A liabilty.

Last edited 9 months ago by Marcus Corbett
L Walker
L Walker
9 months ago
Reply to  Marcus Corbett

Fauci, too.

Rasmus Fogh
Rasmus Fogh
9 months ago

So, Prof. Gupta, are you still saying that in March/April 2020 the UK was close to herd immunity and COVID was on the way out? If so, could you explain how that squares with the large number of cases and fatalities we have seen since then? Or are you just saying that this is what you scientific intuition suggested, and given the large uncertainties of the time, that guess was as plausible as anything else? If so, do you not think you should pay rather more attention to the uncertainties in the available knowledge, before you intervene in a life-and-death matter of health poiicy?

Julian Farrows
Julian Farrows
9 months ago
Reply to  Rasmus Fogh

My take on the lockdowns was they delayed COVID dissipation and contributed to new mutated variants. Much like painting over a mouldy wall, the mould might appear to have vanished, but it’s still there, lurking and breeding.

Rasmus Fogh
Rasmus Fogh
9 months ago
Reply to  Julian Farrows

That is not how mutations work. The more disease there is, the more mutations you get – same probability every time a virus reproduces. You do not get more mutations if you spread the disease over a longer time. You only get more mutations if you have more total disease – and you are surely not claiming that lockdown and other precautions *increase* the total amount of disease. Are you?

David Slade
David Slade
9 months ago
Reply to  Rasmus Fogh

That is not how mutations work, but it may be how selection works. Just having lots of ‘stuff’ to mutate doesn’t mean those mutations will bring about a significant change unless there is selection pressure – such as the favouring of vaccine resistant mutations or mutations transmissible enough to thrive in spite of lockdown/limited interaction amongst potential hosts.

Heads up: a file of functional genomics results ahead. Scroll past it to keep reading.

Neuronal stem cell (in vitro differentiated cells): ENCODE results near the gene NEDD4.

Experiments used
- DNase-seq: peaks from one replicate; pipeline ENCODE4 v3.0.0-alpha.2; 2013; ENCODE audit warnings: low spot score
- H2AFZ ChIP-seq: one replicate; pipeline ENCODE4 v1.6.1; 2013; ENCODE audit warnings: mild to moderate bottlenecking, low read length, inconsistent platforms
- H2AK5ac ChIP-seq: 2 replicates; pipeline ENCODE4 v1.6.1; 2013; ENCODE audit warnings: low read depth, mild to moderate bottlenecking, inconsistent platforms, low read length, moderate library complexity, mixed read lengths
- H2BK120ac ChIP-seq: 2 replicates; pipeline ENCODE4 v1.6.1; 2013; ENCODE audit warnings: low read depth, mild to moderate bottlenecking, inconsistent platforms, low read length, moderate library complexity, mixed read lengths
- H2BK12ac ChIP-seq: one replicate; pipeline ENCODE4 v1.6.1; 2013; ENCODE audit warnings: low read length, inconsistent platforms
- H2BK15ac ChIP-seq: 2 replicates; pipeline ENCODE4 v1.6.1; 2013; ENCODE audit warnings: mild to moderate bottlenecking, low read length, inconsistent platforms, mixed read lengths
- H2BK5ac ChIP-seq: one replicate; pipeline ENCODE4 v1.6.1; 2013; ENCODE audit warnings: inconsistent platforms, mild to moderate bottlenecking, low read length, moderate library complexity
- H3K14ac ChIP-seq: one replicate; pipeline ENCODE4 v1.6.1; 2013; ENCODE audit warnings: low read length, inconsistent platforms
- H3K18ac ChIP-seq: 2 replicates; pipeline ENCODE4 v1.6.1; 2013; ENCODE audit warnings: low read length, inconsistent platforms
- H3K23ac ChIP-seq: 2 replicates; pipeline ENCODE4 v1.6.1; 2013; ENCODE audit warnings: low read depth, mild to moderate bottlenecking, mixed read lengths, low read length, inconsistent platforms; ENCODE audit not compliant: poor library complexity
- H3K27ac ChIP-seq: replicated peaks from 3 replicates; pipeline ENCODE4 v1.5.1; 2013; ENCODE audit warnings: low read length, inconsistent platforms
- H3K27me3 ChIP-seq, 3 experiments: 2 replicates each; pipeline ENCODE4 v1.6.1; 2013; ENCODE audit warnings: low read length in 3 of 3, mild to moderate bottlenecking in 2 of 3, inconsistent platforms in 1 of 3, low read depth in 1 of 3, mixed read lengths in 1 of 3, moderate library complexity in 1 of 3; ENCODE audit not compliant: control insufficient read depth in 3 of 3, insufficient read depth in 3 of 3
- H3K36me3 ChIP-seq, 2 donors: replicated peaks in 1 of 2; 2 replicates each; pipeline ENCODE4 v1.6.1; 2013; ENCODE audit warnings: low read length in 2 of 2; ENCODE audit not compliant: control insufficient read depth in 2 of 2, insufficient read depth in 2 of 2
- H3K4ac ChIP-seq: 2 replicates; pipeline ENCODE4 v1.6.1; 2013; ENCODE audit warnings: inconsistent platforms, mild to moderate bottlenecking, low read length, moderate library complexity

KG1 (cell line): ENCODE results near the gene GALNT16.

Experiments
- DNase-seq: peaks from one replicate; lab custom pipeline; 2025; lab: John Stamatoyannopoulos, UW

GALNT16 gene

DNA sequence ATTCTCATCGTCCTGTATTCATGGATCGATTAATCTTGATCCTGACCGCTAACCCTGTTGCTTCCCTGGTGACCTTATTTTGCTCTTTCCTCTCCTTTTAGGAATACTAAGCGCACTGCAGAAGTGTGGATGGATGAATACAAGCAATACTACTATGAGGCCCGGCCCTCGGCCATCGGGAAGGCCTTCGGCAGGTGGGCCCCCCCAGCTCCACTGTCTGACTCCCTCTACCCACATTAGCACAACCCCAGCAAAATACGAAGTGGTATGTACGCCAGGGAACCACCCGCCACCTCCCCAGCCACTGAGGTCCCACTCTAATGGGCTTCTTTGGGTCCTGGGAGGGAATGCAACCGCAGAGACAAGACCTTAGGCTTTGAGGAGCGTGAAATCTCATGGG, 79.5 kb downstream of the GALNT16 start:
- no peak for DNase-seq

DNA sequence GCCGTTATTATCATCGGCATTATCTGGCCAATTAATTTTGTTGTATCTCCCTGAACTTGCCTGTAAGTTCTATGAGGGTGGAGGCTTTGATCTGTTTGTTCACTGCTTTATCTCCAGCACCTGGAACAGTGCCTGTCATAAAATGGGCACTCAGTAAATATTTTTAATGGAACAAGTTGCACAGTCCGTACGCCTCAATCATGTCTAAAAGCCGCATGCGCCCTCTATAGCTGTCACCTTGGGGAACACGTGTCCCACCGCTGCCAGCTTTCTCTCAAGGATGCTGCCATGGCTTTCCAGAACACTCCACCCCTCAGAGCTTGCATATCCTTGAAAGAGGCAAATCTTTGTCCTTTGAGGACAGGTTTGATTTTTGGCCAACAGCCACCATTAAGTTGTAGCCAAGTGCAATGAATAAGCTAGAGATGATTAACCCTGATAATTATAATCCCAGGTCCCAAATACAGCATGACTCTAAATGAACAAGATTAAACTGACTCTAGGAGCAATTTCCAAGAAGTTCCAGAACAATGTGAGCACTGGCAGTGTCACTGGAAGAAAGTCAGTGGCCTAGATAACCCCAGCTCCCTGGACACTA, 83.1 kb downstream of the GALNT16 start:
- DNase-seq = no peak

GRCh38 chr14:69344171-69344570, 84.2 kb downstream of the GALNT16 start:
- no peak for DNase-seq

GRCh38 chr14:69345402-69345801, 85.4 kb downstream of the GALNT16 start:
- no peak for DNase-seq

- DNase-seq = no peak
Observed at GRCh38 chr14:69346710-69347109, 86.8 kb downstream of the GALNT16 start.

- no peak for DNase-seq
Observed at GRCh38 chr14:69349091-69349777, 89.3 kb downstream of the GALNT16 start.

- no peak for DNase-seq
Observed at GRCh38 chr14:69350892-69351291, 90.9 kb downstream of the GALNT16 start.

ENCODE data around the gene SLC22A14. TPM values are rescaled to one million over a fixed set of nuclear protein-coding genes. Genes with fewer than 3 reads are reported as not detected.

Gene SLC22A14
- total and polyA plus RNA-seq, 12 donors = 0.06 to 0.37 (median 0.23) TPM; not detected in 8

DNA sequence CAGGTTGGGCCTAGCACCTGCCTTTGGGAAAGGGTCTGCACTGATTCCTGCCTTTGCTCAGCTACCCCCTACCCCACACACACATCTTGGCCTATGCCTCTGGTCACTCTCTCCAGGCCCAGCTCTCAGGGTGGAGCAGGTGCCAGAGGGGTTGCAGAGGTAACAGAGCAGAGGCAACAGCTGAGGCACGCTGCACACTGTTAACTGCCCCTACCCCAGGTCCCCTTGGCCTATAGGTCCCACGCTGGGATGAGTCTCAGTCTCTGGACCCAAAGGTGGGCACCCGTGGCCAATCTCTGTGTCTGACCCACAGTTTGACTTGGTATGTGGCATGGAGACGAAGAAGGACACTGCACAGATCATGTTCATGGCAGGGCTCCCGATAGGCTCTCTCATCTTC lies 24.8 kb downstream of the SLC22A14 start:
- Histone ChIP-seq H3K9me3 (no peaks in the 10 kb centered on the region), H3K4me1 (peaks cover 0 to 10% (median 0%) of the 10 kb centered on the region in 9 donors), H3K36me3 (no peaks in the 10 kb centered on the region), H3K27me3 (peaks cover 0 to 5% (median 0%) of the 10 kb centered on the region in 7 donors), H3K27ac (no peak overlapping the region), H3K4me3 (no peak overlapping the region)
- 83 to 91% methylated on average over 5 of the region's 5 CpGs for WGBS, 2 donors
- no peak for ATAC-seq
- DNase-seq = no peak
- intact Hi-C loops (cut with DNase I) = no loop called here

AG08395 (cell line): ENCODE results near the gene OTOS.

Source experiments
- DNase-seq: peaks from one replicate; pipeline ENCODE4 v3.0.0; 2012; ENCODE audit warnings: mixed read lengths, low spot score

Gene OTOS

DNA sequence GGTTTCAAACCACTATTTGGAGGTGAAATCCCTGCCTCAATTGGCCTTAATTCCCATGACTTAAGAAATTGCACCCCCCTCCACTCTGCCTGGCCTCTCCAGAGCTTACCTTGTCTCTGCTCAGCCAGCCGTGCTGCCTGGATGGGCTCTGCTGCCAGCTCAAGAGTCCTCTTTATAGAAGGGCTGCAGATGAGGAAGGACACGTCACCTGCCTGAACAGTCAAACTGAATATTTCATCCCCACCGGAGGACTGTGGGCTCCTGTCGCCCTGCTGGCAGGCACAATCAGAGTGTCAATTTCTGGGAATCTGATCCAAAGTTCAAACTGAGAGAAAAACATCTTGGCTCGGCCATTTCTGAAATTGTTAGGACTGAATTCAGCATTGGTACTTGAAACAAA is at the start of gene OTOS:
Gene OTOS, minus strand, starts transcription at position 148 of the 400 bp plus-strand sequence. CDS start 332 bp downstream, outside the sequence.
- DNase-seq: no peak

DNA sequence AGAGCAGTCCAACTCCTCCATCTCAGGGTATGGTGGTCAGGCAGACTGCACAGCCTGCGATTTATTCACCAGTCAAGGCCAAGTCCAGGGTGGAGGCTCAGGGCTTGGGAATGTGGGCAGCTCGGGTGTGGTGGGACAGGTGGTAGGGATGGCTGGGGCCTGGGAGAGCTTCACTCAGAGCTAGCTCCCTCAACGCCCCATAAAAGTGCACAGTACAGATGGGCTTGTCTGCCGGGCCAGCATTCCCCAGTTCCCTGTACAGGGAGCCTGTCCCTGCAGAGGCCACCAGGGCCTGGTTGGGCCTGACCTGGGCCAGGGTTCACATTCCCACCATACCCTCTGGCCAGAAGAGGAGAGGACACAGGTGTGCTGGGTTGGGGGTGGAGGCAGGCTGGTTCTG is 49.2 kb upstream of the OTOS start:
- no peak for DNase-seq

I’m no evolutionary biologist, but Earth was teeming with simple organisms that remained ‘unchanged’ for geological time spans before the pre Cambrian life explosion.

It’s not ridiculous to say mutations can occur because of what we do externally to change the environment they propagate in.

Rasmus Fogh
Rasmus Fogh
9 months ago
Reply to  David Slade

There is selection, yes. Which does make it all more complex. But I find it hard to imagine a change that increases transmission when there are few contacts, but does not also increase transmission when there are many contacts. So hard, in fact, that I would prefer to see a specific mechanism and some evidence for it before I gave it serious consideration.

David Slade
David Slade
9 months ago
Reply to  Rasmus Fogh

Yes I see your point. It is something that’s destined to remain hypothetical because we have never vaccinated an entire population during a novel pandemic and certainly never used Lockdowns, so we simply don’t know how a virus change in that environment.